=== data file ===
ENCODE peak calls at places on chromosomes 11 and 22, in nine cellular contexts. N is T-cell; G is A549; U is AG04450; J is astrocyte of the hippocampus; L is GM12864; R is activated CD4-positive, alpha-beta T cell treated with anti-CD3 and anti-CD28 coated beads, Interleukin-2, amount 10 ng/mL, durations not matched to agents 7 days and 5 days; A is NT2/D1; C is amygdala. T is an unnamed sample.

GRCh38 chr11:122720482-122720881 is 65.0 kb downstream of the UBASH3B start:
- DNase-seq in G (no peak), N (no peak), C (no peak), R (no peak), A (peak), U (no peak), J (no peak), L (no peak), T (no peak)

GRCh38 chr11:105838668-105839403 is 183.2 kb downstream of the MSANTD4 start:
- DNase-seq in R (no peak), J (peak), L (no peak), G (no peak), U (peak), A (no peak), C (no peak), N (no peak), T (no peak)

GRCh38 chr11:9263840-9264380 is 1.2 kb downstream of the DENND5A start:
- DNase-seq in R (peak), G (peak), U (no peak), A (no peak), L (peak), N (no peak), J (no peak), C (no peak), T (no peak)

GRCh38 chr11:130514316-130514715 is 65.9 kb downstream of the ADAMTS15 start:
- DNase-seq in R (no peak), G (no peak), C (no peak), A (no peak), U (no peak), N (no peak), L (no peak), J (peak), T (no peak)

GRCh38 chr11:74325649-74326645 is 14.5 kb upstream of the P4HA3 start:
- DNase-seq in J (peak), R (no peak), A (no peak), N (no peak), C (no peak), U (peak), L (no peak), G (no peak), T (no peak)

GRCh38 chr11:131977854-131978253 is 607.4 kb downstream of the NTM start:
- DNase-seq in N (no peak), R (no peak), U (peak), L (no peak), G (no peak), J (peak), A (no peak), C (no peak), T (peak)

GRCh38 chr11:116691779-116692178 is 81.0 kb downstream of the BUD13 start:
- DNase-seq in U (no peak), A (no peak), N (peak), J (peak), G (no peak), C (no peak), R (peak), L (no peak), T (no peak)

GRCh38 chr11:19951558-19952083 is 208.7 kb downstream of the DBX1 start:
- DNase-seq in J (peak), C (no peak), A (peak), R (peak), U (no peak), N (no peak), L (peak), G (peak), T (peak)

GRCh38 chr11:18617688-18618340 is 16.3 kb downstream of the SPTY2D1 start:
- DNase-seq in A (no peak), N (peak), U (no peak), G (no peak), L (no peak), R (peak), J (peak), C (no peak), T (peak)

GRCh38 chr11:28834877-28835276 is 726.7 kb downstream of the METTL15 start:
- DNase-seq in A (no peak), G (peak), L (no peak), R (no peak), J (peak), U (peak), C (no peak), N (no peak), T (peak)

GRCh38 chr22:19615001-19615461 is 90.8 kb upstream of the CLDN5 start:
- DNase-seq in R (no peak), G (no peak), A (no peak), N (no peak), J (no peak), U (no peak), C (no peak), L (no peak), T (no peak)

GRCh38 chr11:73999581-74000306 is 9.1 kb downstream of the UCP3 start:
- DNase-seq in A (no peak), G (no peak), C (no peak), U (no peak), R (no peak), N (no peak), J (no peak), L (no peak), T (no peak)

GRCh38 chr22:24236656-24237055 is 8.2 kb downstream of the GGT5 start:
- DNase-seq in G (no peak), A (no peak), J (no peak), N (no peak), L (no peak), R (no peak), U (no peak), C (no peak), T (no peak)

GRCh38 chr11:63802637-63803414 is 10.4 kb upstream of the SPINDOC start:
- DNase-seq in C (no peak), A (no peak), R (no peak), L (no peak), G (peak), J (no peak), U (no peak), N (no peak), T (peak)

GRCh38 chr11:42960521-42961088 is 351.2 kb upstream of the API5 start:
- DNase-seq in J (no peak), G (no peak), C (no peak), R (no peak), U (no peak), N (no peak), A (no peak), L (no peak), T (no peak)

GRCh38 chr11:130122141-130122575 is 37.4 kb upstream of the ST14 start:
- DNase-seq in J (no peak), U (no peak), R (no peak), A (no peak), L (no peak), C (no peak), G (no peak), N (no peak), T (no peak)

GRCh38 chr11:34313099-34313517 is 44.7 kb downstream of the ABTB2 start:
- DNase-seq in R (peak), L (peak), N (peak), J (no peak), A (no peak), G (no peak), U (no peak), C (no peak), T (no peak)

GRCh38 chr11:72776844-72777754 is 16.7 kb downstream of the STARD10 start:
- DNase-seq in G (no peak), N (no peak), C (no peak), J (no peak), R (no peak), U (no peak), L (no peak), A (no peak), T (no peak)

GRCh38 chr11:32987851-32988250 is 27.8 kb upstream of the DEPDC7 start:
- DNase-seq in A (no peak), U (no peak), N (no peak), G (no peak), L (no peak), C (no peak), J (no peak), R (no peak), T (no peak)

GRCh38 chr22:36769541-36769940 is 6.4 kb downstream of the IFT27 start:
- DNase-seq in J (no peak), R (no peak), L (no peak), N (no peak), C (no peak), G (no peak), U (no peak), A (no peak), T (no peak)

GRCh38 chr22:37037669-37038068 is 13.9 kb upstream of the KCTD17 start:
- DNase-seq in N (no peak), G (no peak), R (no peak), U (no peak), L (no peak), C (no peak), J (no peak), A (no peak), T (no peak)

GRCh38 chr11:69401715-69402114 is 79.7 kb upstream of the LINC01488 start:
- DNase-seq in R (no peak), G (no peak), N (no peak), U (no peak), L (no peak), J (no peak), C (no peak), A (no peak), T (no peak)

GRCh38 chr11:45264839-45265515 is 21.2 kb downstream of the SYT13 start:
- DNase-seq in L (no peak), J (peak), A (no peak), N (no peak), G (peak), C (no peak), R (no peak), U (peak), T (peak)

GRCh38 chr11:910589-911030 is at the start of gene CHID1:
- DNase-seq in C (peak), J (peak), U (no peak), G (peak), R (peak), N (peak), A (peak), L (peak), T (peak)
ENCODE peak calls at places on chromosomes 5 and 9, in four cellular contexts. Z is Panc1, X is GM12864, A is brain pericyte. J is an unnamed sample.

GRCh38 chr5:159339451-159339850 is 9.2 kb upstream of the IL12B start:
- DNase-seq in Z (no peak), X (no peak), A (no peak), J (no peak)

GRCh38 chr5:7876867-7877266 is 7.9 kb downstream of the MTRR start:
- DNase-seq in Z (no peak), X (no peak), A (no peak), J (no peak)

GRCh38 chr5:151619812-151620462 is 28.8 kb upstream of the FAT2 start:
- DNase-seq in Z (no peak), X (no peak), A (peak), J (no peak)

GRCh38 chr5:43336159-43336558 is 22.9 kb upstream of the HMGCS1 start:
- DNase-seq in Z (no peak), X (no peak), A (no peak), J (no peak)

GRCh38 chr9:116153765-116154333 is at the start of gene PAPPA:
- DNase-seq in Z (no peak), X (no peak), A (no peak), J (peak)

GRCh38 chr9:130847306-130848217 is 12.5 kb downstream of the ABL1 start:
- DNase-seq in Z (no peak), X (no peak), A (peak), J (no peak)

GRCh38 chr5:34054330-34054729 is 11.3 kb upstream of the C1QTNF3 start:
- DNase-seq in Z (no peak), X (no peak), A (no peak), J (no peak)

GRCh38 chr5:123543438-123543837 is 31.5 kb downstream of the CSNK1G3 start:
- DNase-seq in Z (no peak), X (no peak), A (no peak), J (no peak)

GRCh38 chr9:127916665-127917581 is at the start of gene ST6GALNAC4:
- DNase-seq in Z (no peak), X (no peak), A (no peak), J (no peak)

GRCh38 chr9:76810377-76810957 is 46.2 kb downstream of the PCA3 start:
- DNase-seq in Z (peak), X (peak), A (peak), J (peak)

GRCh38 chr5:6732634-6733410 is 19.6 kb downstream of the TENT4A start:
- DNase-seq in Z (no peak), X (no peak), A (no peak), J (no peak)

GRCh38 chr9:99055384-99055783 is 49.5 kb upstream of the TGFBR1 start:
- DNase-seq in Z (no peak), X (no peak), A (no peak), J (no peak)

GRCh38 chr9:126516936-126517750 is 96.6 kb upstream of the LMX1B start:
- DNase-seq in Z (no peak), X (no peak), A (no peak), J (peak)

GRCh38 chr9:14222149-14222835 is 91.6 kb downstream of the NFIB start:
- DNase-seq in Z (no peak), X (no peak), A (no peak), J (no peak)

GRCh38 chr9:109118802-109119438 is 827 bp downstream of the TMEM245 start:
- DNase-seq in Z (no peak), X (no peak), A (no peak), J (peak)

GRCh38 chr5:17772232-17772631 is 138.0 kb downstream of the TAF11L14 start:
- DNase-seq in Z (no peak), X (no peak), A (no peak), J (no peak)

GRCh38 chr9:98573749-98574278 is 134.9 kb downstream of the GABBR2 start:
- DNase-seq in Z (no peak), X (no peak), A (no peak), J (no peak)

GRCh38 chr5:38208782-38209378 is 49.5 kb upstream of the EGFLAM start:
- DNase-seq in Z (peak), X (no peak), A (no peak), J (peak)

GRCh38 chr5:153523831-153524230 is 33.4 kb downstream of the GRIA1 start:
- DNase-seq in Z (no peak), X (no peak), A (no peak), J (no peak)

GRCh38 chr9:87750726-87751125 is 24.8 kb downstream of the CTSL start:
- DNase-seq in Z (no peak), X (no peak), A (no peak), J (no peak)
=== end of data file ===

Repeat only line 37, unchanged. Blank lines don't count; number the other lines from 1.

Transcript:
- DNase-seq in G (no peak), N (no peak), C (no peak), J (no peak), R (no peak), U (no peak), L (no peak), A (no peak), T (no peak)